Hello, my name is***** and I have over 20 years of experience as a veterinarian. I'm sorry to hear that your older girl isn't feeling herself with a recent history of loose stools that seemed to improve with not feeding canned food, and now eating poorly and thus producing less stool.
A decrease in appetite can be related to eating something she should not have, too many treats or table food, eating foreign material (which could cause a full or partial gastrointestinal obstruction), chronic pancreatitis, a dietary allergy or sensitivity, toxin exposure, a viral or bacterial infection, inflammatory bowel disease, heartworm disease, hyperthyroidism (a tumor of the thyroid gland) internal organ failure, pancreatitis, or even infiltrative cancers such as lymphoma.
I do think that this is concerning. In an older cat we do need to worry about more serious diseases that interfere with her appetite, such as organ failure or cancer.
Because she hasn't eaten normally in several days and she is producing less stools I am very concerned about her. If she isn't eating normally her liver will start to break down fats for energy to live, become overwhelmed and unable to preform its normal functions, and she may develop a type of liver disease called hepatic lipidosis.
Ideally she would see a veterinarian today if this has been going on for more than 72 hours. Simple stomach upset should pass within 24 to 48 hours. They could examine her, run blood tests and possibly check radiographs and/or an ultrasound to evaluate her and know best how to treat her.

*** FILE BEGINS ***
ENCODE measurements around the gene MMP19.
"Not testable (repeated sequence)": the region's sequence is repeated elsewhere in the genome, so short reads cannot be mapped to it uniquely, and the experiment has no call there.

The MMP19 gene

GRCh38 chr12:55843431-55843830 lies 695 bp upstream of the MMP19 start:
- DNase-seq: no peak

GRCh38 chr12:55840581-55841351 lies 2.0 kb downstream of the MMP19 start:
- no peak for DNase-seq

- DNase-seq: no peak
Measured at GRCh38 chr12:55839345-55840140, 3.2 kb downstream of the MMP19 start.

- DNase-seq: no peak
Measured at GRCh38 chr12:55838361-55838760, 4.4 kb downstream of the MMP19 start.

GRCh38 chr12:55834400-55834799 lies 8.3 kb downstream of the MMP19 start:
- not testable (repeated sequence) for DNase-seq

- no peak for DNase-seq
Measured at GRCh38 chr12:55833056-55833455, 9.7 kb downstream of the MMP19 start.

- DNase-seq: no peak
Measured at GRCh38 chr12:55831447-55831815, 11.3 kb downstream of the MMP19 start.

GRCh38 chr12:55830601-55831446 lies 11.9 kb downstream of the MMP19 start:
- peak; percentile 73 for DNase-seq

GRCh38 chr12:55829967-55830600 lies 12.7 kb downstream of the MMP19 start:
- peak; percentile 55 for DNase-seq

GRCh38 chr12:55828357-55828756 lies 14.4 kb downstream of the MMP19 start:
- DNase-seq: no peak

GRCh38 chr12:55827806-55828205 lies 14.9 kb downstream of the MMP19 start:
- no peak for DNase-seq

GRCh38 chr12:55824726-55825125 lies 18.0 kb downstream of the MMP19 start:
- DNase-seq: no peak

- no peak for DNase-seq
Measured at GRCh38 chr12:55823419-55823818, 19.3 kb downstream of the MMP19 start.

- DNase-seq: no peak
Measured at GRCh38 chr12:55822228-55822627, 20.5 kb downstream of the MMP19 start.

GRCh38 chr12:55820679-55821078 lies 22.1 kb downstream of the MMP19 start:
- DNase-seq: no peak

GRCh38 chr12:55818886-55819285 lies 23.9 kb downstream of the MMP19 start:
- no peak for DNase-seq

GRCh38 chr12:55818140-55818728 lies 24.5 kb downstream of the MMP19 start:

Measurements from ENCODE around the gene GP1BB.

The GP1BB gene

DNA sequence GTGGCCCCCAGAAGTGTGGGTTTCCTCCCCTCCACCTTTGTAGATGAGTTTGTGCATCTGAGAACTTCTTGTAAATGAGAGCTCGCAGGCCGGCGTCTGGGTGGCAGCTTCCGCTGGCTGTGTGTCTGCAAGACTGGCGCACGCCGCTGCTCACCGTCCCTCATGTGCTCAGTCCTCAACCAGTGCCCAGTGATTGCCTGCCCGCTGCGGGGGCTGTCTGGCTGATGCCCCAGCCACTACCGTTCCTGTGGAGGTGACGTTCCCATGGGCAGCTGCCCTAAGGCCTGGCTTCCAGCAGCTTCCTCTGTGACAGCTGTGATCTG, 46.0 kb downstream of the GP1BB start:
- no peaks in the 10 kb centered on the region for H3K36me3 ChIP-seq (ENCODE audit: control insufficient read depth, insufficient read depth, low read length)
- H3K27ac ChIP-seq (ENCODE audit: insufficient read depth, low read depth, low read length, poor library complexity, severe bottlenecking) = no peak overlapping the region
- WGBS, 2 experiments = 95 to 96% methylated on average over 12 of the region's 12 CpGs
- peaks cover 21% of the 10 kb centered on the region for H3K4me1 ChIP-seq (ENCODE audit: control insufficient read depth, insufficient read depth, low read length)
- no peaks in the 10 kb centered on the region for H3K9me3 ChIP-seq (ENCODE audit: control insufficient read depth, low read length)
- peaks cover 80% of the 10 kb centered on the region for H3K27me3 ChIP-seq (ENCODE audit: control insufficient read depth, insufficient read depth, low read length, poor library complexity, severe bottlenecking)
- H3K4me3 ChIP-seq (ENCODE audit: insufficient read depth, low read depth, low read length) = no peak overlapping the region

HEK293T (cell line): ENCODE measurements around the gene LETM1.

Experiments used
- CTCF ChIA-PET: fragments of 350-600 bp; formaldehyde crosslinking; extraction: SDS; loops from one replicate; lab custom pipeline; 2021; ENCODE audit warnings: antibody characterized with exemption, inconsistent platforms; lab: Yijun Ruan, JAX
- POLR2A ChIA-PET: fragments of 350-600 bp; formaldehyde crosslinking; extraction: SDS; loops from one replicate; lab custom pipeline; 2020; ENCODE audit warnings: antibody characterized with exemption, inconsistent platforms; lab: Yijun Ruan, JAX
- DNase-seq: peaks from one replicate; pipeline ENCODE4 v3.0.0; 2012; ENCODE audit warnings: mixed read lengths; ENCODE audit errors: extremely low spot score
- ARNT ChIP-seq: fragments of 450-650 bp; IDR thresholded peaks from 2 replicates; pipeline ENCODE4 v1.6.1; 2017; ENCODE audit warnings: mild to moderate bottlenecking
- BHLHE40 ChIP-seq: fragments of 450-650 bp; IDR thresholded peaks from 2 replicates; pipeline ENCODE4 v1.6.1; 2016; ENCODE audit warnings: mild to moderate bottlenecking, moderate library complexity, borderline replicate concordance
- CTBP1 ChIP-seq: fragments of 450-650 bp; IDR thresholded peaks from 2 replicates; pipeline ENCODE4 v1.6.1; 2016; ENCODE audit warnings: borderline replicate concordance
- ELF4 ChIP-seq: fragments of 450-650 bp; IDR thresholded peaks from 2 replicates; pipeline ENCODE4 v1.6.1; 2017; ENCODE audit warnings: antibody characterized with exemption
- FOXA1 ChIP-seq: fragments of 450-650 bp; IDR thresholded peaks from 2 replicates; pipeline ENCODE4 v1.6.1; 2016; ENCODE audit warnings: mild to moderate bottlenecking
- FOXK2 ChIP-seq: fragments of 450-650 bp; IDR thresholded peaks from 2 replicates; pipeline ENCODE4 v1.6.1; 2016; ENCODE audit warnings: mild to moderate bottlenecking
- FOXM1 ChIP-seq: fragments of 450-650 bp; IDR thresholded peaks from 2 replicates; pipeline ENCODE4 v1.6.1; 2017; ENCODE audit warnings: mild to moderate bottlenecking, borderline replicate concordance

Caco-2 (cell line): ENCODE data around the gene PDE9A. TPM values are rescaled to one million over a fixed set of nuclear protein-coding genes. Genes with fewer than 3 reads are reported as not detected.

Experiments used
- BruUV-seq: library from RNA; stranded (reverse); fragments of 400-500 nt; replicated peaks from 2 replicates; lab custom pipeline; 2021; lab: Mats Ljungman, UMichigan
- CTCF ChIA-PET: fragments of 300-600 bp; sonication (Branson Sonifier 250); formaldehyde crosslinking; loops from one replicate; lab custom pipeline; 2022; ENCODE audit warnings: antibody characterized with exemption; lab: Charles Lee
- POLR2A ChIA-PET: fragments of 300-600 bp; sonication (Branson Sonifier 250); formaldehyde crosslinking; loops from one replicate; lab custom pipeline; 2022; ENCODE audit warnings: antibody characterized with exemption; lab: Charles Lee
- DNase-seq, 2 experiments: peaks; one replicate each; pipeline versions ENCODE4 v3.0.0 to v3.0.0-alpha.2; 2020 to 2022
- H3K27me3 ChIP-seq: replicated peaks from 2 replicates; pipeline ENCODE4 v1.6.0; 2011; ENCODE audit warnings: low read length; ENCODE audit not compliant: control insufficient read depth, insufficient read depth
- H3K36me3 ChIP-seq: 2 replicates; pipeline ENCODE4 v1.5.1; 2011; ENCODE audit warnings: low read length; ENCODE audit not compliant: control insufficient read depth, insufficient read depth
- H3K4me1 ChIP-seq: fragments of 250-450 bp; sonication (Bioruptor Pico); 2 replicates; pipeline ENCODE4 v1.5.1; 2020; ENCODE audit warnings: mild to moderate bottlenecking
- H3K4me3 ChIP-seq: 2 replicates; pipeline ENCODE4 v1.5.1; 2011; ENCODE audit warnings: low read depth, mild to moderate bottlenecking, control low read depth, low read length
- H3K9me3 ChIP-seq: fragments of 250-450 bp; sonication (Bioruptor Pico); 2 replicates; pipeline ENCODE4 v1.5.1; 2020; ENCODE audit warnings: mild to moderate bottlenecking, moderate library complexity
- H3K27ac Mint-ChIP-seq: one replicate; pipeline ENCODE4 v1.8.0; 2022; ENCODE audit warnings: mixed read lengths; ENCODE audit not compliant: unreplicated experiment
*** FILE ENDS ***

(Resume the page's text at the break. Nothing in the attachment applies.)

In the meantime they can administer injectable anti-nausea drugs and fluids to rehydrate her.
If you cannot have her seen for whatever reason there are some things you can try at home.
At home to try and settle her stomach and get her to eat better you can give either:
1) Pepcid ac (famotidine) at a dose of ¼ of a 10mg tablet per 5 to 10 pounds of body weight every 12 hours
2) Prilosec (omeprazole) at a dose of ¼ of a 10mg tablet per 5 to 10 pounds of body weight every 24 hours
These are acid reducers and may help her feel less nauseous so that she will eat better. They are quite safe and can be used long term if necessary.
You can use a medicine syringe to try and force water into her orally if she doesn't seem to be drinking well.
A couple of hours after giving the acid reducer I recommend offering meat baby foods or a bland diet of 2/3 boiled minced white skinless chicken and 1/3 boiled white rice mixed with some low salt chicken broth to make it easy to lap up and swallow.
If she continues to not eat well she should see her veterinarian for an examination, diagnostics and intravenous fluids and supportive care.
Please let me know if you have any further questions.